In and Out of Prison
It began with the Department of Justice report that threatened to put state prison systems in the hands of the federal government. Then a New York task force revealed a severe crisis in the state's juvenile prisons, with rampant abuse and little counseling for the mentally ill.
Now the Los Angeles Times has uncovered widespread unpunished abuse at the local level--even for Los Angeles County youth offenders not currently behind bars:
Department investigations have concluded that the employees committed misconduct and should face discipline ranging from written reprimands to terminations, Remington said. Of the 170 employees, most are sworn officers and about half the cases involved allegations of abuse of juvenile probationers. Most of the employees remain on the job, and it was unclear if they ultimately would be punished.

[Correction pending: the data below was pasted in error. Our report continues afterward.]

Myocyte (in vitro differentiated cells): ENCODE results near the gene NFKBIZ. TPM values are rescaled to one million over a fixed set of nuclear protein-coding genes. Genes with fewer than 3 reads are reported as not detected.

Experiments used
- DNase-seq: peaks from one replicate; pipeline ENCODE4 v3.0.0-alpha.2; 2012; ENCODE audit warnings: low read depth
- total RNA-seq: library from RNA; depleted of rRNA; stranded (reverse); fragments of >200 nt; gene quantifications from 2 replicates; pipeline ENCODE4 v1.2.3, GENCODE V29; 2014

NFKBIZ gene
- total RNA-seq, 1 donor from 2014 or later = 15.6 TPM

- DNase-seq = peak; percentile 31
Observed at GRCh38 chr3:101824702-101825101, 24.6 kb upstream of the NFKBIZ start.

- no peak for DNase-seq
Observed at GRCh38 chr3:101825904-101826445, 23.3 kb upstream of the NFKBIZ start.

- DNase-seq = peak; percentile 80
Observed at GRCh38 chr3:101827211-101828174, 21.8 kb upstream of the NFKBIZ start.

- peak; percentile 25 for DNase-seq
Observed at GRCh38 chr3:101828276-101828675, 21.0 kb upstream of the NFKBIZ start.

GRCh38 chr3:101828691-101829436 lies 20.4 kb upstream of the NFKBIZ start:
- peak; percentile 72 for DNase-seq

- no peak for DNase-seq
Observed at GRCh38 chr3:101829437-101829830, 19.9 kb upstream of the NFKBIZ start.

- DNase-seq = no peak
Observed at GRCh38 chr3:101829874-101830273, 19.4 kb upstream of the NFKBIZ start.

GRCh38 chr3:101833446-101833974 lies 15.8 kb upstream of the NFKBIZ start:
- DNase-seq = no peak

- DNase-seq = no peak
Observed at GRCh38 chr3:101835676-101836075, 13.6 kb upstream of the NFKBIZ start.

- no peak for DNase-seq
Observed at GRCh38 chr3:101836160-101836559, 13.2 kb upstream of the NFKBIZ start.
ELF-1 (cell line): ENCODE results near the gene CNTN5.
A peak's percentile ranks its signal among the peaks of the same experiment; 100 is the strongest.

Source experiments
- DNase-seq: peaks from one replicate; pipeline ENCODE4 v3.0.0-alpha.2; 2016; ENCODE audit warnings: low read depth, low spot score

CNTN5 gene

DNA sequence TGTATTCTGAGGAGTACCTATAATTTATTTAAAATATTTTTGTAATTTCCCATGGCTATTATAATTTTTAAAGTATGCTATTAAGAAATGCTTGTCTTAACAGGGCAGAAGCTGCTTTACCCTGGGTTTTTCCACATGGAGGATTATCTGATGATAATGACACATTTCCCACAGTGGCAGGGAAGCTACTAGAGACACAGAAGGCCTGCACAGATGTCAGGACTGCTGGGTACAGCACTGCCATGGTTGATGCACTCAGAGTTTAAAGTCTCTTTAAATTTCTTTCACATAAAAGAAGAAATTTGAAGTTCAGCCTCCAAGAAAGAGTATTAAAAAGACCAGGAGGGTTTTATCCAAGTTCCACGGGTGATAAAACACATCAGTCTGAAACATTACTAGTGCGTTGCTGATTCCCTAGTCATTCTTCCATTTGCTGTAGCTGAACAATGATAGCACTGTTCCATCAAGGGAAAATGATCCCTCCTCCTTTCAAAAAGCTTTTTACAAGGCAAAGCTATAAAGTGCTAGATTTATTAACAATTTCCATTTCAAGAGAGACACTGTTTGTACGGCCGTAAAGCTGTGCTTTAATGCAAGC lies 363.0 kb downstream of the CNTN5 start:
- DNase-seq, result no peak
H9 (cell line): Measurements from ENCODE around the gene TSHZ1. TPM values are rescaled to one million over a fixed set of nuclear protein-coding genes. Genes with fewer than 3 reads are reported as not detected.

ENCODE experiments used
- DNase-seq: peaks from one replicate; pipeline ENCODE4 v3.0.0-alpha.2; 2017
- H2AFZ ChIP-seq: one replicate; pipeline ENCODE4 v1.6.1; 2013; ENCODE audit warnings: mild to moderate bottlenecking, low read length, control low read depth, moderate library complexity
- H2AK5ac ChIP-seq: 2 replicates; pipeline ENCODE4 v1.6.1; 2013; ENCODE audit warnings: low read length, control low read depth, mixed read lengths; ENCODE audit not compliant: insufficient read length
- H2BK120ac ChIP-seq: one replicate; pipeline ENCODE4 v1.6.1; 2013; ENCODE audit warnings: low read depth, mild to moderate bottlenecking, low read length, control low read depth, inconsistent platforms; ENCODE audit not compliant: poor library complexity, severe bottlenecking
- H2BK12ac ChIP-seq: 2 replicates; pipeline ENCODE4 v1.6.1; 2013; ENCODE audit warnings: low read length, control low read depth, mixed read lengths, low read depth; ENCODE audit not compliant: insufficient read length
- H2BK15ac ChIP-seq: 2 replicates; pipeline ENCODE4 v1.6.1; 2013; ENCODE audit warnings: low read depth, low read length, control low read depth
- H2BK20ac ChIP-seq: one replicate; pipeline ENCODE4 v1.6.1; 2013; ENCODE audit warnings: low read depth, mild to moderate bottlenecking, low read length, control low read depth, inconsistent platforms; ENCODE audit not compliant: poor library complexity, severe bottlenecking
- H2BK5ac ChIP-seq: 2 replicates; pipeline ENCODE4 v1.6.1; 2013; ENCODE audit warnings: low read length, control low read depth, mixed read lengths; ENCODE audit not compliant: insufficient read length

The disclosures come after a Times story revealed that juvenile probation officers in recent years have been convicted of crimes or disciplined for inappropriate conduct involving current or former probationers, including several cases of officers molesting or beating youths in their care.
Cal Remington, interim chief of the Los Angeles County Probation Department, blames the lack of staff to review complaints with only 14 investigators for 4,400 sworn officers.